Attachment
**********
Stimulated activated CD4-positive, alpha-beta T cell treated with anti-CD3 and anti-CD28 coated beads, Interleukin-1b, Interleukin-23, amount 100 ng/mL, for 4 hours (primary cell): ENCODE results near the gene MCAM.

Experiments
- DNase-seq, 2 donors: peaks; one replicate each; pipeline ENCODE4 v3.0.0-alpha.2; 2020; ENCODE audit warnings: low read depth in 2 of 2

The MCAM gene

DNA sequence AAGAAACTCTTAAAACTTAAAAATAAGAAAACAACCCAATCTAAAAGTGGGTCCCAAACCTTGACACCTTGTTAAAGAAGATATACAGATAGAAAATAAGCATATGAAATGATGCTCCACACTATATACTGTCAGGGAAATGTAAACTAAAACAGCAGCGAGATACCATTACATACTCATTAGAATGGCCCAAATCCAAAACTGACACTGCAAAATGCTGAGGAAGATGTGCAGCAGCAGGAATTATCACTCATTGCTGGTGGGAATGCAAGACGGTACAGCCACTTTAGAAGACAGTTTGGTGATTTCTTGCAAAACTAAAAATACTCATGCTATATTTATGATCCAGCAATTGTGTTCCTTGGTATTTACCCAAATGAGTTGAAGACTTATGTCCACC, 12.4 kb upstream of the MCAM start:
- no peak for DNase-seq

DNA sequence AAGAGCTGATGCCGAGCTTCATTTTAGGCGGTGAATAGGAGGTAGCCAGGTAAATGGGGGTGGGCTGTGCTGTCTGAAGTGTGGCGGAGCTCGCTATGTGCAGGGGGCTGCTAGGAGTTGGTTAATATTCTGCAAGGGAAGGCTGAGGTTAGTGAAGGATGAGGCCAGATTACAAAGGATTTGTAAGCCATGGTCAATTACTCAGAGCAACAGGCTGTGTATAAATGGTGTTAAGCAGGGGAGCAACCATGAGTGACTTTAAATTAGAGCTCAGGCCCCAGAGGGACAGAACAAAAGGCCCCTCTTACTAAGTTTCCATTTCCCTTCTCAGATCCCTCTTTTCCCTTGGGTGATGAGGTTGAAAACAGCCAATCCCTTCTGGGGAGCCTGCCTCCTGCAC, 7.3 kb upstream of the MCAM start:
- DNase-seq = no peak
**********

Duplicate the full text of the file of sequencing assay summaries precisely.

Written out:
Stimulated activated CD4-positive, alpha-beta T cell treated with anti-CD3 and anti-CD28 coated beads, Interleukin-1b, Interleukin-23, amount 100 ng/mL, for 4 hours (primary cell): ENCODE results near the gene MCAM.

Experiments
- DNase-seq, 2 donors: peaks; one replicate each; pipeline ENCODE4 v3.0.0-alpha.2; 2020; ENCODE audit warnings: low read depth in 2 of 2

The MCAM gene

DNA sequence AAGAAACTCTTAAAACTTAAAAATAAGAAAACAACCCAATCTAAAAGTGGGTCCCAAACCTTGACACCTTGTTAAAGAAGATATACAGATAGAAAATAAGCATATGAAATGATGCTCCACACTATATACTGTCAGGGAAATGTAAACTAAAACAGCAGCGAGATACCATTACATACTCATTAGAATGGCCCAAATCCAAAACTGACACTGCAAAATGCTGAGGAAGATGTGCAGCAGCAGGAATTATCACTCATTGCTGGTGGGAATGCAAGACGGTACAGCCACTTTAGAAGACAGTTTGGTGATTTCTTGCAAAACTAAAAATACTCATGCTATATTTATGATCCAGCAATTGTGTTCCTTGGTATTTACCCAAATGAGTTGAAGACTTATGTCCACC, 12.4 kb upstream of the MCAM start:
- no peak for DNase-seq

DNA sequence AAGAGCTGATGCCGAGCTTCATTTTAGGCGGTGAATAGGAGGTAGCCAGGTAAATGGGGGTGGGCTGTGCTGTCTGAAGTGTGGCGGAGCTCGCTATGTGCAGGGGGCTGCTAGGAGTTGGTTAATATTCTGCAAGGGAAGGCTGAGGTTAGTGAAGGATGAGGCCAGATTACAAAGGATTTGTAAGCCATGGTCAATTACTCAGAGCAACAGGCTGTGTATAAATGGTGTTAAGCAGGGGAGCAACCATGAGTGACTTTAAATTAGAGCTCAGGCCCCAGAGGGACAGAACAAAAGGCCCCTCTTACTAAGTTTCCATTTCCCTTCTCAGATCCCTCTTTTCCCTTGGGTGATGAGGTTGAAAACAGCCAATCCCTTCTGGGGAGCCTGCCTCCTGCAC, 7.3 kb upstream of the MCAM start:
- DNase-seq = no peak